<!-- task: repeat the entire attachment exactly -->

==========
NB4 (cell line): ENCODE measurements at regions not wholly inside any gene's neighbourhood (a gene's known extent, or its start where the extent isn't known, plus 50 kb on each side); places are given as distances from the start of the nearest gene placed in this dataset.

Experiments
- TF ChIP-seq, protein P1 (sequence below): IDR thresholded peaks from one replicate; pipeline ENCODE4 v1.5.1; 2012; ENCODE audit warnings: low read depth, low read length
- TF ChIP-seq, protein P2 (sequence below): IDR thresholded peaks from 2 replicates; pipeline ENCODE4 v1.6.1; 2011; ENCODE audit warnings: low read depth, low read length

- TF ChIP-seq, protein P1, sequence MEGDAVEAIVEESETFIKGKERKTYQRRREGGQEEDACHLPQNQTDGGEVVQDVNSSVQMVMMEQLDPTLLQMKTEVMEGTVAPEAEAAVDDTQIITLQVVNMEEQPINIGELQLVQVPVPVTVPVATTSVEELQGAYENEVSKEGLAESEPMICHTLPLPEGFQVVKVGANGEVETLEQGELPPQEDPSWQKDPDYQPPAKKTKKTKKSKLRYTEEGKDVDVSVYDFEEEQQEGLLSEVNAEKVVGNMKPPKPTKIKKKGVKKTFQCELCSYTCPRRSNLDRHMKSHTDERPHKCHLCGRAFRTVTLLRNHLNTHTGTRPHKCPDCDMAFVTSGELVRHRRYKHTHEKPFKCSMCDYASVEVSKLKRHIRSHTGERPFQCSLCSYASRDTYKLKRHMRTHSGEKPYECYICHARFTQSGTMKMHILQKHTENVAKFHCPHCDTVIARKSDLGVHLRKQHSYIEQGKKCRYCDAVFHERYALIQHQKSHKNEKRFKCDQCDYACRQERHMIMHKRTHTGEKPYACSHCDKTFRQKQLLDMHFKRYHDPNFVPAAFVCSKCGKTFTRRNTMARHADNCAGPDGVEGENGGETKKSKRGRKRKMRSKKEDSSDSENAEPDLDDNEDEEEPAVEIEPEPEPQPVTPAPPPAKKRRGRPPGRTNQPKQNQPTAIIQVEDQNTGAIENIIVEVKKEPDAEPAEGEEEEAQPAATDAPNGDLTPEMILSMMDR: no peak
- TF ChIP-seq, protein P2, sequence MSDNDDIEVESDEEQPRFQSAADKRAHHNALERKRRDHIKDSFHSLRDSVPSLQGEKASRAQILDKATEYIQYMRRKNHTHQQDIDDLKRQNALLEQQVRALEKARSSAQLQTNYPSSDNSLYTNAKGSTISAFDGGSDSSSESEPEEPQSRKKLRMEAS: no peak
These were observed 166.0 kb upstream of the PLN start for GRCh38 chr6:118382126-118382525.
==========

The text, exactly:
NB4 (cell line): ENCODE measurements at regions not wholly inside any gene's neighbourhood (a gene's known extent, or its start where the extent isn't known, plus 50 kb on each side); places are given as distances from the start of the nearest gene placed in this dataset.

Experiments
- TF ChIP-seq, protein P1 (sequence below): IDR thresholded peaks from one replicate; pipeline ENCODE4 v1.5.1; 2012; ENCODE audit warnings: low read depth, low read length
- TF ChIP-seq, protein P2 (sequence below): IDR thresholded peaks from 2 replicates; pipeline ENCODE4 v1.6.1; 2011; ENCODE audit warnings: low read depth, low read length

- TF ChIP-seq, protein P1, sequence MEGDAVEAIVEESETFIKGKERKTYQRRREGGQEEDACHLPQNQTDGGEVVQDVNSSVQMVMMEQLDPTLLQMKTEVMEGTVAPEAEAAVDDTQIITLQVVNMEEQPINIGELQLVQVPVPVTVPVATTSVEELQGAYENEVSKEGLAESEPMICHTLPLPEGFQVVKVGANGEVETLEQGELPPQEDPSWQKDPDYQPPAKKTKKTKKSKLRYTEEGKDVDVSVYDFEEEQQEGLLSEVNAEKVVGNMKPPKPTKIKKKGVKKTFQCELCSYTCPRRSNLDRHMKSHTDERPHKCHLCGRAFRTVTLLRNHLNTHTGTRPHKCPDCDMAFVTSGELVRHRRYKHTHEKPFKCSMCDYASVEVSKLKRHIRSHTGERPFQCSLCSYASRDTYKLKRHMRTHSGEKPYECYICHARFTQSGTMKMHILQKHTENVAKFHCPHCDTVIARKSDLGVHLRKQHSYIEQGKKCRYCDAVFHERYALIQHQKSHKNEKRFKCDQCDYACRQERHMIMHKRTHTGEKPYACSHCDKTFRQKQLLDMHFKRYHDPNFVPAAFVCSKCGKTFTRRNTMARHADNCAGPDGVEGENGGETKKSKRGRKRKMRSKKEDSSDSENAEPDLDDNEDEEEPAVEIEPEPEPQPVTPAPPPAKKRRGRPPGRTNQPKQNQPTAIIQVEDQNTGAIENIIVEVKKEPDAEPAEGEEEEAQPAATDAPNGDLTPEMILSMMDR: no peak
- TF ChIP-seq, protein P2, sequence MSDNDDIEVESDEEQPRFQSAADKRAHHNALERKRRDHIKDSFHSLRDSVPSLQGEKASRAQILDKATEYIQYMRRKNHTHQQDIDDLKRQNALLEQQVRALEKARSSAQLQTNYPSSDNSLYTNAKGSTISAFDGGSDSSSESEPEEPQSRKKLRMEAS: no peak
These were observed 166.0 kb upstream of the PLN start for GRCh38 chr6:118382126-118382525.